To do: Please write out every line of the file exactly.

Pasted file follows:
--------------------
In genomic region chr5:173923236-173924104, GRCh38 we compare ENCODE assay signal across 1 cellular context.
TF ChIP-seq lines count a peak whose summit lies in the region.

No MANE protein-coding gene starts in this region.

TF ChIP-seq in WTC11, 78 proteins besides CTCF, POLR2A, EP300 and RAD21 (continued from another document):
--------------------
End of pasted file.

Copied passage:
In genomic region chr5:173923236-173924104, GRCh38 we compare ENCODE assay signal across 1 cellular context.
TF ChIP-seq lines count a peak whose summit lies in the region.

No MANE protein-coding gene starts in this region.

TF ChIP-seq in WTC11, 78 proteins besides CTCF, POLR2A, EP300 and RAD21 (continued from another document):